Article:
Thirty-four percent of human resources directors contacted by the Ifo think-tank said they planned to hire refugees this year or next year.
If all those firms go ahead with their plans, it would be a big increase on the past two years, when just seven percent of companies hired refugees, Spiegel Online reported.
The study also showed that the hiring managers were well aware of the hurdles to hiring a refugee.
Companies that want to hire non-EU citizens usually have to show that there was no way they could have hired a German or an EU applicant for the job.
But bosses who have hired people who arrived in Germany as refugees say that the challenge has been worth it, with 68 percent saying they plan to hire more in the coming year.
Problems to overcome
Nor are bosses under any illusions about the difficulties they may face once they've overcome the bureaucratic obstacles.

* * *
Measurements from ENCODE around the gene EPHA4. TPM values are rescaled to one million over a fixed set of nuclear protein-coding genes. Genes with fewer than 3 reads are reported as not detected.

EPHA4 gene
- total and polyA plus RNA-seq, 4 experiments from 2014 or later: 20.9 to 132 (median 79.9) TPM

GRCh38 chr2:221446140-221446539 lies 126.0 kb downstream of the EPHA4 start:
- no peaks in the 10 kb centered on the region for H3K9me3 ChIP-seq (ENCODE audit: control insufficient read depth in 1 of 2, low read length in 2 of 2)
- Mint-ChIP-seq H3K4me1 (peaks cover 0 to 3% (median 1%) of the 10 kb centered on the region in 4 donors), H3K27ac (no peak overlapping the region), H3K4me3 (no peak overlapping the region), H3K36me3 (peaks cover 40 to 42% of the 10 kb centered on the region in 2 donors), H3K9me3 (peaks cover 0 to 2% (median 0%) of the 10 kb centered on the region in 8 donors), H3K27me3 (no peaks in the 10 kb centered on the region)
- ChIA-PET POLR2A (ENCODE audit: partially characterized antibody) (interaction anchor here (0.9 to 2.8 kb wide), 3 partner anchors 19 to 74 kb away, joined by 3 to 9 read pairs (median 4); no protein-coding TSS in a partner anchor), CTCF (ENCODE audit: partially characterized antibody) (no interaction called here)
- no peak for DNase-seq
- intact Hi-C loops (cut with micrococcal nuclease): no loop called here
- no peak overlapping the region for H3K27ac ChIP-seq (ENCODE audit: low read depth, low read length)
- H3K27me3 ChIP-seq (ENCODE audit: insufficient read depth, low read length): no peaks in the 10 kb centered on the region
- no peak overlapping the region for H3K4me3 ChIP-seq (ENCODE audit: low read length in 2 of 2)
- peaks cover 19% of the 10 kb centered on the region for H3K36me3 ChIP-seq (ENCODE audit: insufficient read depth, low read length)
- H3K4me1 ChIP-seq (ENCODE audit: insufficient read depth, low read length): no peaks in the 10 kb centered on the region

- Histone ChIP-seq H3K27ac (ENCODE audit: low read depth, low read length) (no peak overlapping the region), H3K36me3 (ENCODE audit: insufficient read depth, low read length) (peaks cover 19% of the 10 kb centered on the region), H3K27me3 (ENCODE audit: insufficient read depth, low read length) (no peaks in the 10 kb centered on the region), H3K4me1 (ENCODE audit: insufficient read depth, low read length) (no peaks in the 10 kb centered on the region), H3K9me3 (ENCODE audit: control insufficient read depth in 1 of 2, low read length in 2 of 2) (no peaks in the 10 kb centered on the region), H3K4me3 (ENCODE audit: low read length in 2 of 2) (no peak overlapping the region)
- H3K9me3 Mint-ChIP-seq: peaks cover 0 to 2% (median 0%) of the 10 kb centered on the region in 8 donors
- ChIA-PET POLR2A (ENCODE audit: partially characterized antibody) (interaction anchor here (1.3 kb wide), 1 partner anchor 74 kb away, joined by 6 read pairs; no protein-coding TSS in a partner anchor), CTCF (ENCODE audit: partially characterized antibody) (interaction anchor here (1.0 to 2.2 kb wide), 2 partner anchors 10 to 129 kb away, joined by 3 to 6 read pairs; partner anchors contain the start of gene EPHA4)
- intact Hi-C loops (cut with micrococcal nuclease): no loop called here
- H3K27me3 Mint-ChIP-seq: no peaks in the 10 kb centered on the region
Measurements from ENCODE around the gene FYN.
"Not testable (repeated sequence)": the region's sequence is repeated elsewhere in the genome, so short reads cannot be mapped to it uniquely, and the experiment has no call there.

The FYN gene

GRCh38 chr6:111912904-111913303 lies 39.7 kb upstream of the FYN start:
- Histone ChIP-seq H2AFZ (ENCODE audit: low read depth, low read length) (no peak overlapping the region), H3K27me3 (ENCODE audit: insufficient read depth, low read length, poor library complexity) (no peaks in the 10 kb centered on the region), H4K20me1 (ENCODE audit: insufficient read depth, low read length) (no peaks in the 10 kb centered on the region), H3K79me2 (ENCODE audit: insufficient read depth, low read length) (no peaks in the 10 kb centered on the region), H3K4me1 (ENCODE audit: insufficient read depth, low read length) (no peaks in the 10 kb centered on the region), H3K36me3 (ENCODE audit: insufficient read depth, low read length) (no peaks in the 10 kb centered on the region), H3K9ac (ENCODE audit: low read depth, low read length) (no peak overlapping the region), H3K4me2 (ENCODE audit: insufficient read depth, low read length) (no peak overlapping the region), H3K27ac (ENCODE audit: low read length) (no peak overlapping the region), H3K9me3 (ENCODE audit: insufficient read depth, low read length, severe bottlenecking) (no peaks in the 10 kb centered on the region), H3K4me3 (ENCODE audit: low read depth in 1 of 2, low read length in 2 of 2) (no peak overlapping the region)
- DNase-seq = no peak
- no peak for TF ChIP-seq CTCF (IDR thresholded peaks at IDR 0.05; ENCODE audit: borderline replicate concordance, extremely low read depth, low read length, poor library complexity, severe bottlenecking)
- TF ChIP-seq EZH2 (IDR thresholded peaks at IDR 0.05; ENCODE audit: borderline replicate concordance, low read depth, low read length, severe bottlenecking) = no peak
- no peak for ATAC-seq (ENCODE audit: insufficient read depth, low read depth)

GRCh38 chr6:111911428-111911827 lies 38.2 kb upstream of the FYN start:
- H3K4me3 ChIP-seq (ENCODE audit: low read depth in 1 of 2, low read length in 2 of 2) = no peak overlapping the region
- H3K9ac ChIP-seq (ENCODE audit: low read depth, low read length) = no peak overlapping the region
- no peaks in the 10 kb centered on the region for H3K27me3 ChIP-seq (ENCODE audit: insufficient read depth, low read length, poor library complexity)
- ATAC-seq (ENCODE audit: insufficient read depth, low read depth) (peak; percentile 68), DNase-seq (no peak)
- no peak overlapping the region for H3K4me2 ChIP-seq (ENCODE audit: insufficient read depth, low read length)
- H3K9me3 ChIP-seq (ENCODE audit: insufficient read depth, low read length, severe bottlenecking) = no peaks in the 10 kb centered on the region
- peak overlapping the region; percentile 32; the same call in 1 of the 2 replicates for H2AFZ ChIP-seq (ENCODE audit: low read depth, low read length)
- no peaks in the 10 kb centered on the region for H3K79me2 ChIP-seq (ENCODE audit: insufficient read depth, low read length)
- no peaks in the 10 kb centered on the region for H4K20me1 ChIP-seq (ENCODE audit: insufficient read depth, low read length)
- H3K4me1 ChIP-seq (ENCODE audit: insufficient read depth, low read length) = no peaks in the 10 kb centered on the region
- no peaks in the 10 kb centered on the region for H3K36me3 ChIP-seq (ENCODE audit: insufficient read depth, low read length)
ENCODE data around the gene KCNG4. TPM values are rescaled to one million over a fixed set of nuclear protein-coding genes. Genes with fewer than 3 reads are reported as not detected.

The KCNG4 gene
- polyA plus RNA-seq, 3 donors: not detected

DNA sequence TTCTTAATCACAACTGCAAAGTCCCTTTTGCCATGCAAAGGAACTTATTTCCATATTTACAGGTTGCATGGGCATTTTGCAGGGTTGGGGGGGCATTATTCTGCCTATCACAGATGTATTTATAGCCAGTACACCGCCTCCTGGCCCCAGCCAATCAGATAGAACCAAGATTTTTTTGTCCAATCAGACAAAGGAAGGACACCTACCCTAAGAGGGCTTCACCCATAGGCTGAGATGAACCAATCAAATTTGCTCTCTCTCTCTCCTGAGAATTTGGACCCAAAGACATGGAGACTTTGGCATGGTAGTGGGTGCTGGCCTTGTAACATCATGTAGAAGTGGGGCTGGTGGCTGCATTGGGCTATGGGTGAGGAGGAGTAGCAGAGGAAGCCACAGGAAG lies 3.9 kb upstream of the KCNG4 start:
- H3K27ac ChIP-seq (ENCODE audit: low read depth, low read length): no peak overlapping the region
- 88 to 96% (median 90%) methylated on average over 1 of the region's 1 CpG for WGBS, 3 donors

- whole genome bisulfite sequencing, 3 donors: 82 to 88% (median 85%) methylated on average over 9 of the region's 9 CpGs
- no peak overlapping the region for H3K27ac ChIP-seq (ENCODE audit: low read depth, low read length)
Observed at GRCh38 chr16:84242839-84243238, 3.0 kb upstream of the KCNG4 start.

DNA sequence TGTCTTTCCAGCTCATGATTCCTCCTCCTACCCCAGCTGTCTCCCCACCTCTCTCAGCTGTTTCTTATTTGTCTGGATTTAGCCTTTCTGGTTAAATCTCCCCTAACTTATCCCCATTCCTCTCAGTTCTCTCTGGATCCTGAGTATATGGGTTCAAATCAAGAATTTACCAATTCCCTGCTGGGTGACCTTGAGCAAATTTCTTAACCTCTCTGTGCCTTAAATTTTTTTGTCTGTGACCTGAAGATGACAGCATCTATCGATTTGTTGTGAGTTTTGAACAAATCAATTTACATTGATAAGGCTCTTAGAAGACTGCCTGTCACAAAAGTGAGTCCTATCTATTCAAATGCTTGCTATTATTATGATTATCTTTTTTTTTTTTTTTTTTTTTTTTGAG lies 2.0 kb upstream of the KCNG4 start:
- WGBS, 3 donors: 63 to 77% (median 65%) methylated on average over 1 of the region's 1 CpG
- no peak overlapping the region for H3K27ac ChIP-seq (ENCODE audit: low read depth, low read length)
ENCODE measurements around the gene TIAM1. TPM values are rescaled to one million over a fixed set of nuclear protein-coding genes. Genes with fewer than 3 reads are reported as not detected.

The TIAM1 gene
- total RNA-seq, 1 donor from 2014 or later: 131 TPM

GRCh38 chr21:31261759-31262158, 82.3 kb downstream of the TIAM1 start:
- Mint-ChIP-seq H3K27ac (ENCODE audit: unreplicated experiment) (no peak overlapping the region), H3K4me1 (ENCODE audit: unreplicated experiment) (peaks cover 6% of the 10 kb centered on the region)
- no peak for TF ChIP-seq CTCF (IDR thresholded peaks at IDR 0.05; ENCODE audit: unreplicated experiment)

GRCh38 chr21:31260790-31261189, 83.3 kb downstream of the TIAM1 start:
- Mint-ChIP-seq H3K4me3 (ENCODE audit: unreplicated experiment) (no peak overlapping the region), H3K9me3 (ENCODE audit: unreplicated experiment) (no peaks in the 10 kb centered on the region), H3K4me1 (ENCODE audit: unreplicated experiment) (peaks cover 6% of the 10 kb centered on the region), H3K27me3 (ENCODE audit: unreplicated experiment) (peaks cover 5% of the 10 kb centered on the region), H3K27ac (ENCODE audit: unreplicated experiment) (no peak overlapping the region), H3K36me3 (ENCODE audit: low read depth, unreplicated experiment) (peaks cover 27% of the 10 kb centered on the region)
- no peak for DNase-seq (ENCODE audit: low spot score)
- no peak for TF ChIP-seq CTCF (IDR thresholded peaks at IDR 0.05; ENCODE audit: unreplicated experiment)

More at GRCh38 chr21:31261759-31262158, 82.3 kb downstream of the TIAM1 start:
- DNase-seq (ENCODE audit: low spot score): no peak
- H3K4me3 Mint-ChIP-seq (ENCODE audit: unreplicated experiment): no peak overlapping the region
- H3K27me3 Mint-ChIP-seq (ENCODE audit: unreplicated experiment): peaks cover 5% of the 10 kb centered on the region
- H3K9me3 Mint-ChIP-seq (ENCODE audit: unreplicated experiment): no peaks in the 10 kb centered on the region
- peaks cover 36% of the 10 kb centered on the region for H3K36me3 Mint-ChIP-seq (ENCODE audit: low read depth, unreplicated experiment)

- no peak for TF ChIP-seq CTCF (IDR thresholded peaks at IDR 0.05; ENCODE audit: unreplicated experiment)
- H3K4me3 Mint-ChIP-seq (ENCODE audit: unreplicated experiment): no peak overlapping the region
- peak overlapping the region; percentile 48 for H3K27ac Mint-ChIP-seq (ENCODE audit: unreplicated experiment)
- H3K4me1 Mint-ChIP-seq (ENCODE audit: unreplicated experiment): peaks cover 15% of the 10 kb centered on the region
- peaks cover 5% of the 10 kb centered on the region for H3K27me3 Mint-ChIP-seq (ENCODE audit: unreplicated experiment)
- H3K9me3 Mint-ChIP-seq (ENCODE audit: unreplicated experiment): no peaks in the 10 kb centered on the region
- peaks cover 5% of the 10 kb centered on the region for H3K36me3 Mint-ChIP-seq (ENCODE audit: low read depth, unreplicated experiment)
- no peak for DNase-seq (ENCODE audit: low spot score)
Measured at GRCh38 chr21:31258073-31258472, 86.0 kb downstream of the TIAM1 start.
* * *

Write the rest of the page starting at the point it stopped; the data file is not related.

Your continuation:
Language was a concern for 68 percent of the managers surveyed, with the qualifications refugee jobseekers might have troubling 46 percent.
But with the labour market currently unfavourable for businesses looking to hire – unemployment is at is lowest since German reunification in 1990 – some businesses are willing to invest in training new workers.
In the survey, 45 percent of respondents who plan to hire refugees said they would be giving them further training on the job.
Ifo surveyed around 1,000 human resources managers for the poll.
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